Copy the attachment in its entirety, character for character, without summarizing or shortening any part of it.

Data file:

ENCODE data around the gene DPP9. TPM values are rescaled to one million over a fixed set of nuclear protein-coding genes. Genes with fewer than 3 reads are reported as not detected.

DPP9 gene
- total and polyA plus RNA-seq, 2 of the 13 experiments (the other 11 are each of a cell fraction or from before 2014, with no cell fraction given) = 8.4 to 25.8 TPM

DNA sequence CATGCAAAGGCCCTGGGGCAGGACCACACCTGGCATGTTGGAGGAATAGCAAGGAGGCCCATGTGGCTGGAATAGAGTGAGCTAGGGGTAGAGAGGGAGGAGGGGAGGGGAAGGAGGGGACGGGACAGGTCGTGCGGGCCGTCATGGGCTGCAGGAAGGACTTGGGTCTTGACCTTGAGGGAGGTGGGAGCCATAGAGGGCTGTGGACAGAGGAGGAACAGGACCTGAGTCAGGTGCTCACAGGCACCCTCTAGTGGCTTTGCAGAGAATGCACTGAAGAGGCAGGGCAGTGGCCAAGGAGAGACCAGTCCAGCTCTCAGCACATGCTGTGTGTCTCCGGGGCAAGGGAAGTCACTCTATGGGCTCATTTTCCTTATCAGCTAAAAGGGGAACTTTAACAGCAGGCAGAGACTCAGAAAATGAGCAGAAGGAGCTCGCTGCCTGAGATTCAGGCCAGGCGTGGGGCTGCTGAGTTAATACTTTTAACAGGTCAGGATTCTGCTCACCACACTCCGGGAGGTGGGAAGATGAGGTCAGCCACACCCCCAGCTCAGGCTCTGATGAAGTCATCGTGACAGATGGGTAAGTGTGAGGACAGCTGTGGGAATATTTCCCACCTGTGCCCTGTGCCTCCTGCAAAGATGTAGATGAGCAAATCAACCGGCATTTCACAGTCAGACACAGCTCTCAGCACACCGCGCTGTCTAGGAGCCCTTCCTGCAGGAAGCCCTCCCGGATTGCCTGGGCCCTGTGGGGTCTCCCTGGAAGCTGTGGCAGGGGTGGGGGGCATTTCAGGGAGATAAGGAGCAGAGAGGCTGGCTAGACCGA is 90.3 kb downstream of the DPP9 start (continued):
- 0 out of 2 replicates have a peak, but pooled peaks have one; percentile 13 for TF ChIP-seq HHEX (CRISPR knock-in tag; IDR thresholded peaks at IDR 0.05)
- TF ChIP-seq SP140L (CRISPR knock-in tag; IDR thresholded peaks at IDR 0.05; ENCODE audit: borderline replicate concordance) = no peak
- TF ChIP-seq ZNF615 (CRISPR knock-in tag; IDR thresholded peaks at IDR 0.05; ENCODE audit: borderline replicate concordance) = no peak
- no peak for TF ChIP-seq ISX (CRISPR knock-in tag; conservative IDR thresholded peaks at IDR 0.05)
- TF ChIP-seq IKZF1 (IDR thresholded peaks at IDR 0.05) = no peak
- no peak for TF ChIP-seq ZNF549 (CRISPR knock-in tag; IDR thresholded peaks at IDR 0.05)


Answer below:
ENCODE data around the gene DPP9. TPM values are rescaled to one million over a fixed set of nuclear protein-coding genes. Genes with fewer than 3 reads are reported as not detected.

DPP9 gene
- total and polyA plus RNA-seq, 2 of the 13 experiments (the other 11 are each of a cell fraction or from before 2014, with no cell fraction given) = 8.4 to 25.8 TPM

DNA sequence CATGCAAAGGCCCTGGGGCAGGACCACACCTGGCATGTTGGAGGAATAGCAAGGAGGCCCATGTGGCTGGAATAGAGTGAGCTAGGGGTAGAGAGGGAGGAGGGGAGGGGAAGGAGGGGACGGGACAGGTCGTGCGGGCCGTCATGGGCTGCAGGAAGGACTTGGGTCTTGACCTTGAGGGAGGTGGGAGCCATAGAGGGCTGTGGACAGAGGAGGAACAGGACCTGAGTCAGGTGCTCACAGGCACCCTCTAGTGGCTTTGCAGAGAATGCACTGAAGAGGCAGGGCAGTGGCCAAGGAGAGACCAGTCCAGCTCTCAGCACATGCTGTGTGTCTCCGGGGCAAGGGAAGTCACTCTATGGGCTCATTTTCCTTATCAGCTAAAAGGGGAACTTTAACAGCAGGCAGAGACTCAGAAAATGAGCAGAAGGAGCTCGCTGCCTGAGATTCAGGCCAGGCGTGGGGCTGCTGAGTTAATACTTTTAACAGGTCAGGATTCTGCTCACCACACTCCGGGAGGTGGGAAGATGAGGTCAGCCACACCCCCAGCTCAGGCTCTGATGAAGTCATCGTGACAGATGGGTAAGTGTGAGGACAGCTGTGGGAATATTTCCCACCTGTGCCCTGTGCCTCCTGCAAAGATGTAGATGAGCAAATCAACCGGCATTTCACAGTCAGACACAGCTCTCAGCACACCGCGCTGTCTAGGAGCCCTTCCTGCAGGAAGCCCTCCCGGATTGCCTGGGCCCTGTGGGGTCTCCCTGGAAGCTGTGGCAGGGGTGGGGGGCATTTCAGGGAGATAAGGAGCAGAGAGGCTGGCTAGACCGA is 90.3 kb downstream of the DPP9 start (continued):
- 0 out of 2 replicates have a peak, but pooled peaks have one; percentile 13 for TF ChIP-seq HHEX (CRISPR knock-in tag; IDR thresholded peaks at IDR 0.05)
- TF ChIP-seq SP140L (CRISPR knock-in tag; IDR thresholded peaks at IDR 0.05; ENCODE audit: borderline replicate concordance) = no peak
- TF ChIP-seq ZNF615 (CRISPR knock-in tag; IDR thresholded peaks at IDR 0.05; ENCODE audit: borderline replicate concordance) = no peak
- no peak for TF ChIP-seq ISX (CRISPR knock-in tag; conservative IDR thresholded peaks at IDR 0.05)
- TF ChIP-seq IKZF1 (IDR thresholded peaks at IDR 0.05) = no peak
- no peak for TF ChIP-seq ZNF549 (CRISPR knock-in tag; IDR thresholded peaks at IDR 0.05)